Since early August 2010, foursquare users can also check-in at 30,000 feet. Passengers in the U.S who use Gogo’s inflight Internet service can earn a special foursquare ‘Mile High Badge’, once they connect. Gogo is hoping that foursquare users will be tempted to try out its WiFi service if they know that they will receive a special badge for using it, as many foursquare users are avid badge hunters. Read full article »

Delta first airline to sell tickets on Facebook

Delta Air Lines has become the first airline to allow Facebook users in the U.S. to buy flight tickets without having to leave the social network. Dubbed ‘Ticket Window’, users can select different search criteria and then view results from within the application, including route options, aircraft type, times and inclusive prices. Once a fare is selected the user can enter the usual passenger and payment details and the booking is complete. Facebook members can also share their travel plans with friends on the social network. Delta says future releases will contain more social elements, such as coordinating group travel more easily. 

Delta says it plans to expand the Ticket Window functionality to other sites, including online banner ads to allow full booking capabilities within the airline’s advertisements. Says Bob Kupbens, Delta’s vice president eCommerce, “Our customers are spending more time online and are looking for new ways to connect with us. “We’re now bringing Delta to our customers rather than the other way around.”
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Gatwick Airport wants travelers to tweet their feedback while at the airport

London Gatwick Airport is actively encouraging travelers at the airport to post complaints, feedback, and suggestions in 140 characters or less via Twitter. As part of a pilot programme, information screens in the check-in areas display the following message – “Are you on Twitter? Get in touch with us @gatwick_airport and let us know about your experience at Gatwick today”.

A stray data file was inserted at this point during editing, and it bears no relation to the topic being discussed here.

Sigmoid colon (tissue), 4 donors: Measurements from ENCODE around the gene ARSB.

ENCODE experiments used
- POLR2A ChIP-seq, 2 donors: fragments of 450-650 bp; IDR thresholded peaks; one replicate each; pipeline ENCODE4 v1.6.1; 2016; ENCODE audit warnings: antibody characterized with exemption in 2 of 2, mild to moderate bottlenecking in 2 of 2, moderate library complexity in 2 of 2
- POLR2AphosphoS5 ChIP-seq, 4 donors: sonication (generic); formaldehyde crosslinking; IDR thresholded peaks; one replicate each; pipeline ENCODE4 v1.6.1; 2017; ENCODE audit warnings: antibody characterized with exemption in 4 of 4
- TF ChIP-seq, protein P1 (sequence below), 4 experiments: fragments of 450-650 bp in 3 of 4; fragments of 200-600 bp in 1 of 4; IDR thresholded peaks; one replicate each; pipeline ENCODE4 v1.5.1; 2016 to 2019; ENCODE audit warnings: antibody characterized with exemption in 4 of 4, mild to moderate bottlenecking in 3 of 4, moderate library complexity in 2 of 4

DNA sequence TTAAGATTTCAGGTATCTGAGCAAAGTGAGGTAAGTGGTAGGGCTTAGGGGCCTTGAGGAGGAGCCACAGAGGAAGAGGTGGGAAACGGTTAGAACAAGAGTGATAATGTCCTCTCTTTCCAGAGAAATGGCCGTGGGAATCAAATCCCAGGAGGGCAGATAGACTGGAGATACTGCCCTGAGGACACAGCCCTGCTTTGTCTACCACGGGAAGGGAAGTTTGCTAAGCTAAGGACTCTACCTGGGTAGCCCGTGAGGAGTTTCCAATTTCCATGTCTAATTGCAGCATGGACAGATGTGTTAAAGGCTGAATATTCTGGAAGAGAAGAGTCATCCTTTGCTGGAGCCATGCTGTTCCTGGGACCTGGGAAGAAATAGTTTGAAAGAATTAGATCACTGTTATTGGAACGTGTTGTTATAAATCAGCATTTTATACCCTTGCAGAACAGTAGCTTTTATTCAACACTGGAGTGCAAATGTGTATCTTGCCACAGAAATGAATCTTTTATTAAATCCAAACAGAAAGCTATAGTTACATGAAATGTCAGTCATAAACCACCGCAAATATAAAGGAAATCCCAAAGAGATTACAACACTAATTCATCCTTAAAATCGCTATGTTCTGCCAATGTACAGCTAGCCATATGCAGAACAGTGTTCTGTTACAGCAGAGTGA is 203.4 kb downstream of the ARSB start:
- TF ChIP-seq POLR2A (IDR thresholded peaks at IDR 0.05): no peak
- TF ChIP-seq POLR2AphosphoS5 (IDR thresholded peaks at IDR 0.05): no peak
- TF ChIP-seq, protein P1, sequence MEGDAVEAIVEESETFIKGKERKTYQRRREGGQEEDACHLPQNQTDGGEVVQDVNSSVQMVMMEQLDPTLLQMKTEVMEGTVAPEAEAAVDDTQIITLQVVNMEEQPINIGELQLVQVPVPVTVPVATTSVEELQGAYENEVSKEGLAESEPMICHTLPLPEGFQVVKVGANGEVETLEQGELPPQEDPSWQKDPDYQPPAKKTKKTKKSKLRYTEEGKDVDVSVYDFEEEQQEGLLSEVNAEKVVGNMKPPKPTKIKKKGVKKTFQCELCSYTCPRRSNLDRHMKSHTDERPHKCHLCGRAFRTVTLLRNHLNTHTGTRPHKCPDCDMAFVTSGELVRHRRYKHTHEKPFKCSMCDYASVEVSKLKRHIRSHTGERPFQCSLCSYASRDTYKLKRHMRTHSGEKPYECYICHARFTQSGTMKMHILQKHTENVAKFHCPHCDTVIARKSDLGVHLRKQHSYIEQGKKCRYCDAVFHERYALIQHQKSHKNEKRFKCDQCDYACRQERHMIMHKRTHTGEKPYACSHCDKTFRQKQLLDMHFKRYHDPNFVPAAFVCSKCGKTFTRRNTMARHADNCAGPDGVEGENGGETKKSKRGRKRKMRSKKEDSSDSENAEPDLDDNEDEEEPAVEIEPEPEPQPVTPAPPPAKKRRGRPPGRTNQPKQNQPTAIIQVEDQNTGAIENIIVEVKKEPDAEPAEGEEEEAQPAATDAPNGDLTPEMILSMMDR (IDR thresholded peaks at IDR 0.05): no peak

With this new initiative Gatwick Airport has basically set up a customer service system that addresses traveler’s needs in real time. Gatwick has been active on Twitter since August 2010, and often responds to comments, but according to the airport, “this now takes it one step further by actually integrating social media into the physical space of the airport”. Twitter replies from staff are currently only offered during office hours, as most other airports and airlines do. The plan however is to extend the Twitter service to run 24 hours a day. Read full article »

Austrian Air tours New York with ‘cafe-to-go’ Twitter truck, serving free coffee

Austrian Airlines is one of the smaller national carriers in Europe, serving just 10 intercontinental destinations from its hub in Vienna. The Lufthansa-owned carrier flies directly to New York and Washington D.C from the Austrian capital. To promote the airline in these two cities, Austrian Air just held a ‘Taste of Europe’ campaign, which highlighted the café and coffee heritage of Vienna. 

From June 1st to June 10th (2010), an Austrian Airlines ‘Café-to-Go’ truck toured the steets of New York City, serving free coffee. Taking a cue from popular food trucks such as Kogi BBQ and Coolhaus in Los Angeles, locations were announced via Twitter. Viennese coffee classics like Wiener Mélange, Einspanner and Kleiner Brauner were prepared in the truck and served to people passing by. Vienna is known for its traditional coffee-houses and Austrian Air also has a ‘Viennese coffee house’ service onboard its flights. Read full article »

British Airways and Air New Zealand latest airlines to launch online business communities

Realizing they are not only in the business of taking passengers from one destination to the other, but that they are rather connecting people, a number of airlines have launched social networks of their own in the past years. Think BA’s Metrotwin, Virgin Atlantic’s vtravelled.com, Air France-KLM’s Bluenity and American Airlines’ BlackAtlas.com. Other airlines, such as KLM (Club China, Club Africa, Flying Blue Golf), and Lufthansa (Miles & More MemberScout) have launched business-oriented social networks for members of their frequent flyer programs.

British Airways has just launched an online ‘Face-to-Face Community’ for small business professionals in the U.S, as part of its ‘Face-to-Face’ campaign. Initiated in July 2009, the airline’s ‘Face-to-Face’ program solicited stories from U.S small and medium companies on how a face-to-face meeting overseas would help them during the recession. The 1,000 winning entries received free travel on three special BA flights from New York, Los Angeles and Chicago to London and beyond to make their meetings a reality. BA says the people who went on the first Face-to-Face trips at that time asked how they could stay in touch with each other, hence the online network.